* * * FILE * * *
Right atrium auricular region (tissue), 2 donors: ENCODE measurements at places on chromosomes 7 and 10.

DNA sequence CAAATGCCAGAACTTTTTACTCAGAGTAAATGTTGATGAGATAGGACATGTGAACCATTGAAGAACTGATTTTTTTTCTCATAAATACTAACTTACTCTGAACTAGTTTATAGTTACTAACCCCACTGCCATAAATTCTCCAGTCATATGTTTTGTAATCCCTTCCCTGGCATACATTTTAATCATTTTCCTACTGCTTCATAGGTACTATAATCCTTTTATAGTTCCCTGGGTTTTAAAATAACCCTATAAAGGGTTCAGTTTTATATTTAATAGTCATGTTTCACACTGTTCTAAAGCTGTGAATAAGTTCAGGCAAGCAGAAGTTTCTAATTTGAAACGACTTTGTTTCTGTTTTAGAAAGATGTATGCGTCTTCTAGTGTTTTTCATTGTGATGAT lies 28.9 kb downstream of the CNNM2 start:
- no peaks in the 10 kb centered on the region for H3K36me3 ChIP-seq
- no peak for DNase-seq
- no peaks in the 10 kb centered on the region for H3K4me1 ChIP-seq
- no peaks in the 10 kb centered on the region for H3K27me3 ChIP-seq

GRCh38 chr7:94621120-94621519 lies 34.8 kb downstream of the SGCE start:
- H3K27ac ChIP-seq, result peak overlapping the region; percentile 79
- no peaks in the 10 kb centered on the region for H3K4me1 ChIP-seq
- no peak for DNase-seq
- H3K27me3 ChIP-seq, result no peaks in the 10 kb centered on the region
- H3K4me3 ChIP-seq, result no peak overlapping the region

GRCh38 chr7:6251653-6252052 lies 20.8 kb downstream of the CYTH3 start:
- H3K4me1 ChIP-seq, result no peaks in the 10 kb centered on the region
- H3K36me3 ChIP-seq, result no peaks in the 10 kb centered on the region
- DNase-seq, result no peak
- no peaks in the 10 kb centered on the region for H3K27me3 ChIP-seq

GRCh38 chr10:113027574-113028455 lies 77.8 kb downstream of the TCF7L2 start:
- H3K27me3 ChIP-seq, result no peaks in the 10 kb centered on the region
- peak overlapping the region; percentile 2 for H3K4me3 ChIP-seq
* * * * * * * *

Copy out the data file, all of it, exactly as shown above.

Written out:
Right atrium auricular region (tissue), 2 donors: ENCODE measurements at places on chromosomes 7 and 10.

DNA sequence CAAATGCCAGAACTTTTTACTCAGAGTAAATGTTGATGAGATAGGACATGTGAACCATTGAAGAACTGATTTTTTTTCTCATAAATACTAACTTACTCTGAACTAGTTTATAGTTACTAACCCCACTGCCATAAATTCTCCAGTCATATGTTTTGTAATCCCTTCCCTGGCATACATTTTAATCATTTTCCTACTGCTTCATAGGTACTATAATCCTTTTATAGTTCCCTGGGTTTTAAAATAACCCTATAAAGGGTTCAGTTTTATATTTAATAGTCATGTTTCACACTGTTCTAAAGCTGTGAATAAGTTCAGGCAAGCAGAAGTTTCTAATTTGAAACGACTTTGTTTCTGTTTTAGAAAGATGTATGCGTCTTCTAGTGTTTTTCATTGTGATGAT lies 28.9 kb downstream of the CNNM2 start:
- no peaks in the 10 kb centered on the region for H3K36me3 ChIP-seq
- no peak for DNase-seq
- no peaks in the 10 kb centered on the region for H3K4me1 ChIP-seq
- no peaks in the 10 kb centered on the region for H3K27me3 ChIP-seq

GRCh38 chr7:94621120-94621519 lies 34.8 kb downstream of the SGCE start:
- H3K27ac ChIP-seq, result peak overlapping the region; percentile 79
- no peaks in the 10 kb centered on the region for H3K4me1 ChIP-seq
- no peak for DNase-seq
- H3K27me3 ChIP-seq, result no peaks in the 10 kb centered on the region
- H3K4me3 ChIP-seq, result no peak overlapping the region

GRCh38 chr7:6251653-6252052 lies 20.8 kb downstream of the CYTH3 start:
- H3K4me1 ChIP-seq, result no peaks in the 10 kb centered on the region
- H3K36me3 ChIP-seq, result no peaks in the 10 kb centered on the region
- DNase-seq, result no peak
- no peaks in the 10 kb centered on the region for H3K27me3 ChIP-seq

GRCh38 chr10:113027574-113028455 lies 77.8 kb downstream of the TCF7L2 start:
- H3K27me3 ChIP-seq, result no peaks in the 10 kb centered on the region
- peak overlapping the region; percentile 2 for H3K4me3 ChIP-seq